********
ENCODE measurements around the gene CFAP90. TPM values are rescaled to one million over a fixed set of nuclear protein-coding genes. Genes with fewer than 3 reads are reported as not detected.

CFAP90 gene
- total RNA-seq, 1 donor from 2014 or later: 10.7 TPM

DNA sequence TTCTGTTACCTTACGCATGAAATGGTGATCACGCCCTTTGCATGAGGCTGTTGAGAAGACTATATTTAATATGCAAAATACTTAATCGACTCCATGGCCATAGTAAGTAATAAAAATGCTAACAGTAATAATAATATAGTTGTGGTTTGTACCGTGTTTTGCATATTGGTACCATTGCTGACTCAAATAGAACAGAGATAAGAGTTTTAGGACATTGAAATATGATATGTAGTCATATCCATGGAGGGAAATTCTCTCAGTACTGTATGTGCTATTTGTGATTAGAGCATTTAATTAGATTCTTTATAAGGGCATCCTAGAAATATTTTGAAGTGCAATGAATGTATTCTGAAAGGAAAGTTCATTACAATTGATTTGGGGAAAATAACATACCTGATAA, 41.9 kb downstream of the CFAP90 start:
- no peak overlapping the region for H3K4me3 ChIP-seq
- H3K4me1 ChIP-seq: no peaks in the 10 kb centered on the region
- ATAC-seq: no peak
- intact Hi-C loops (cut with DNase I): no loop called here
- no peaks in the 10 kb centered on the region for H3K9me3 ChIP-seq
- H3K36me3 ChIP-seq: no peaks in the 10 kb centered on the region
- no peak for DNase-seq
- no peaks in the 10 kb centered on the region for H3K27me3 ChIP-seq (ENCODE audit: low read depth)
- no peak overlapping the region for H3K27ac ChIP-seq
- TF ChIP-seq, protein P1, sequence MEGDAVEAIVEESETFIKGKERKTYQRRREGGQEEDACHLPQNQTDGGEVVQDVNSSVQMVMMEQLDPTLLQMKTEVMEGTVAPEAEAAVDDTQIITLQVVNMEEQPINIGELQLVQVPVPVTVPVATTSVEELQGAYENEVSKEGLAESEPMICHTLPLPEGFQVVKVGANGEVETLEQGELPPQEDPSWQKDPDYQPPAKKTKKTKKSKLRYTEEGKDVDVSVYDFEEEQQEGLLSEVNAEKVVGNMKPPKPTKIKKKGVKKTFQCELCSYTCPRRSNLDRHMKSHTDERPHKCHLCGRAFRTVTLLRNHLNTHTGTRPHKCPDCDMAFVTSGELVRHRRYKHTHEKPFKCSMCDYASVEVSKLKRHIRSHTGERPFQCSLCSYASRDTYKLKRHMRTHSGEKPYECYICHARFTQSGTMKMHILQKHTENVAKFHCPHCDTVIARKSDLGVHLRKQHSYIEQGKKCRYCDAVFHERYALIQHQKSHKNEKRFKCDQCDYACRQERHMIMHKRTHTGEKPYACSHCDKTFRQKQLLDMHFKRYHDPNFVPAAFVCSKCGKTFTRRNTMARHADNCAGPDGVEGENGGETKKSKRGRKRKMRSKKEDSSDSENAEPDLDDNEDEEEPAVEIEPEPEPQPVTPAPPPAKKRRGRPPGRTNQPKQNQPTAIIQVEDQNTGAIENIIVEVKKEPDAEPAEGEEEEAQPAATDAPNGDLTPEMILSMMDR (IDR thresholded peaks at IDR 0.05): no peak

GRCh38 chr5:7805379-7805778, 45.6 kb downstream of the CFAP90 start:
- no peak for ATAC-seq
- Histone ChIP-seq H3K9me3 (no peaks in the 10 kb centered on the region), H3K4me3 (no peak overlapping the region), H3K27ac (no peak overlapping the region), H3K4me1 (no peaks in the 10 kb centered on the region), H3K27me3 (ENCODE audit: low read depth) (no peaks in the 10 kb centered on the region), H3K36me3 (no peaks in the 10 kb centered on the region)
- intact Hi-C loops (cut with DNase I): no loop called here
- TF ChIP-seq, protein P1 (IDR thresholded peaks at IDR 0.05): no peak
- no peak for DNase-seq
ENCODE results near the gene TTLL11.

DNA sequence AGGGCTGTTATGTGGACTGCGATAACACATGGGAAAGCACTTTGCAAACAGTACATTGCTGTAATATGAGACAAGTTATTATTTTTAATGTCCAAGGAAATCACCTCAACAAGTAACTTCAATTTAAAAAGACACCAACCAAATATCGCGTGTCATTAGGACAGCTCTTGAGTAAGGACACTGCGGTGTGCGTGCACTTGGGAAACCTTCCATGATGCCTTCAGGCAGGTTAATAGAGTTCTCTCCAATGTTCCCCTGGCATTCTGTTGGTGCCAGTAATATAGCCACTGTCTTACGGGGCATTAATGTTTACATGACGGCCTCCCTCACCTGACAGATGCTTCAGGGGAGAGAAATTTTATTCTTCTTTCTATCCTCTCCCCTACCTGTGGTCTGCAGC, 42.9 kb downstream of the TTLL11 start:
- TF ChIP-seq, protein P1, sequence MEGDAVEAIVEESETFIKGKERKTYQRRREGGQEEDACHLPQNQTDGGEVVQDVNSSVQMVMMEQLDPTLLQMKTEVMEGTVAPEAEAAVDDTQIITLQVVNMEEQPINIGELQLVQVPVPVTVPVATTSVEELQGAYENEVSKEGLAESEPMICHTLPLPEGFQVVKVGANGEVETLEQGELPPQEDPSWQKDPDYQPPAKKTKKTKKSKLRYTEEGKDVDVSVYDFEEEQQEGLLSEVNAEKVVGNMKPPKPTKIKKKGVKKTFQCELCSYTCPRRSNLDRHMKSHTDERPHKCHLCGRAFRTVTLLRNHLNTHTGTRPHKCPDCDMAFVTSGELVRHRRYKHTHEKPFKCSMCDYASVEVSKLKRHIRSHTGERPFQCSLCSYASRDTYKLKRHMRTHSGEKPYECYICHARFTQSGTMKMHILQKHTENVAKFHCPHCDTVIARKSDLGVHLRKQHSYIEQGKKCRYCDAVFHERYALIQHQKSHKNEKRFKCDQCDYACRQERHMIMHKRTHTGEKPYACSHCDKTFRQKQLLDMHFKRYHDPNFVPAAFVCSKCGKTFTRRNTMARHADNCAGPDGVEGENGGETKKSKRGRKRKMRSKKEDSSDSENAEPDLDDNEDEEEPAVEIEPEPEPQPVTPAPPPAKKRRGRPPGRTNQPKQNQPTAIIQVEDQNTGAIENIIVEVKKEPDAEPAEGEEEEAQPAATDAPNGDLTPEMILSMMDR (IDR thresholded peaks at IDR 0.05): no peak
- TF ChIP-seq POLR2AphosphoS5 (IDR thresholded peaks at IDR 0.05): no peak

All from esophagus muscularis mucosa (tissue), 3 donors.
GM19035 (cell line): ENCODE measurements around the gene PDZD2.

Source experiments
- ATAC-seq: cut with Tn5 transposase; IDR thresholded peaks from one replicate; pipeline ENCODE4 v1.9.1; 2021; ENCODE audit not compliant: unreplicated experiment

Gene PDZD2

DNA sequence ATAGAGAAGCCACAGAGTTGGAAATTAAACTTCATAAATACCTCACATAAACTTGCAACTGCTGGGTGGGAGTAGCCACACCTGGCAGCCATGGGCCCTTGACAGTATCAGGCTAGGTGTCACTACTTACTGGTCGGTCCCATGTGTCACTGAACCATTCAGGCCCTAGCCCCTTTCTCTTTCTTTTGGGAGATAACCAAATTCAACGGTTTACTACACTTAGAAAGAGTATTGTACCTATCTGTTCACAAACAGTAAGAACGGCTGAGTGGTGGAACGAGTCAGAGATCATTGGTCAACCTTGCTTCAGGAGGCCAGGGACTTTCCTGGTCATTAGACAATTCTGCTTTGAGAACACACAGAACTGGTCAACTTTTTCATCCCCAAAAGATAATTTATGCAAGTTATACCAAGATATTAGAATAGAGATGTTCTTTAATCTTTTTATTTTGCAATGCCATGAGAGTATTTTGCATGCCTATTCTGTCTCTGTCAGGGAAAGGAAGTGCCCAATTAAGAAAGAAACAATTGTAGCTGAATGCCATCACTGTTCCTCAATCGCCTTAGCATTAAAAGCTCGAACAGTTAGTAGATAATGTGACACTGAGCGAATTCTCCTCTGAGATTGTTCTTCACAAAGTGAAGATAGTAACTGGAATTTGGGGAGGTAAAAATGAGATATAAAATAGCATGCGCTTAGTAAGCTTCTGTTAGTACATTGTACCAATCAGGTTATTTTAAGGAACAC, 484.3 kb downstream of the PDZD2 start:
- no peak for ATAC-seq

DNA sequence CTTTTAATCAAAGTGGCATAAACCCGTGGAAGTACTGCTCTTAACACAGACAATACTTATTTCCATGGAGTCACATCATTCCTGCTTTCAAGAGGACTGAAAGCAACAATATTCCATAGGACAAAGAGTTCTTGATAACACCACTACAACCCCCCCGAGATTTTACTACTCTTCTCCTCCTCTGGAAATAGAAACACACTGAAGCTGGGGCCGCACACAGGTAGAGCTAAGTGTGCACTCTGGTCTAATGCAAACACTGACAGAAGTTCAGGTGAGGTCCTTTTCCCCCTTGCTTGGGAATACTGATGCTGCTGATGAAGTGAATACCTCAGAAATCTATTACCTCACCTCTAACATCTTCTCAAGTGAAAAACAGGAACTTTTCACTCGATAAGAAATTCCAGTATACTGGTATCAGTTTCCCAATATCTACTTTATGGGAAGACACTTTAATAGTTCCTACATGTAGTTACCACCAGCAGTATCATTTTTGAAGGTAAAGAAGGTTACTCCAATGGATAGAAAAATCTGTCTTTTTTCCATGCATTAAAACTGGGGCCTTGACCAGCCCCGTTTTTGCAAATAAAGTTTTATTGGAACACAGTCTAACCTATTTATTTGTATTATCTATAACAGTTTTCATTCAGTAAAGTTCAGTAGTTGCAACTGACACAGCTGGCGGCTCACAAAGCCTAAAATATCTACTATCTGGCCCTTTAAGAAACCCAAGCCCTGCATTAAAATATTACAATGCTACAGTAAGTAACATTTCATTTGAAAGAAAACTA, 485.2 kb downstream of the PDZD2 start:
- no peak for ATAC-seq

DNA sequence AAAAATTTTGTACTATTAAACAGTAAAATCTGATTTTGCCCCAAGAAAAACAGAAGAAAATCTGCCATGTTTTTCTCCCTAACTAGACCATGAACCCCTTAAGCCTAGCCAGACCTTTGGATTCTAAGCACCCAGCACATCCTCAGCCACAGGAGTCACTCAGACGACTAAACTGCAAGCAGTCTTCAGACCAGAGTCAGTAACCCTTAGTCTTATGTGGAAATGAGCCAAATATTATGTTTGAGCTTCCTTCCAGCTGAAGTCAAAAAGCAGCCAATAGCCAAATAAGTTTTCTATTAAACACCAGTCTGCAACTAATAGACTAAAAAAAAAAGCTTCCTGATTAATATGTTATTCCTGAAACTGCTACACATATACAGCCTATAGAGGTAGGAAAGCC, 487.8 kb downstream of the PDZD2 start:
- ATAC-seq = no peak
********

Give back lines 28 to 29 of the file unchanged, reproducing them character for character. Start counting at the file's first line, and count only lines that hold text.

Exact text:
- ATAC-seq: cut with Tn5 transposase; IDR thresholded peaks from one replicate; pipeline ENCODE4 v1.9.1; 2021; ENCODE audit not compliant: unreplicated experiment

Gene PDZD2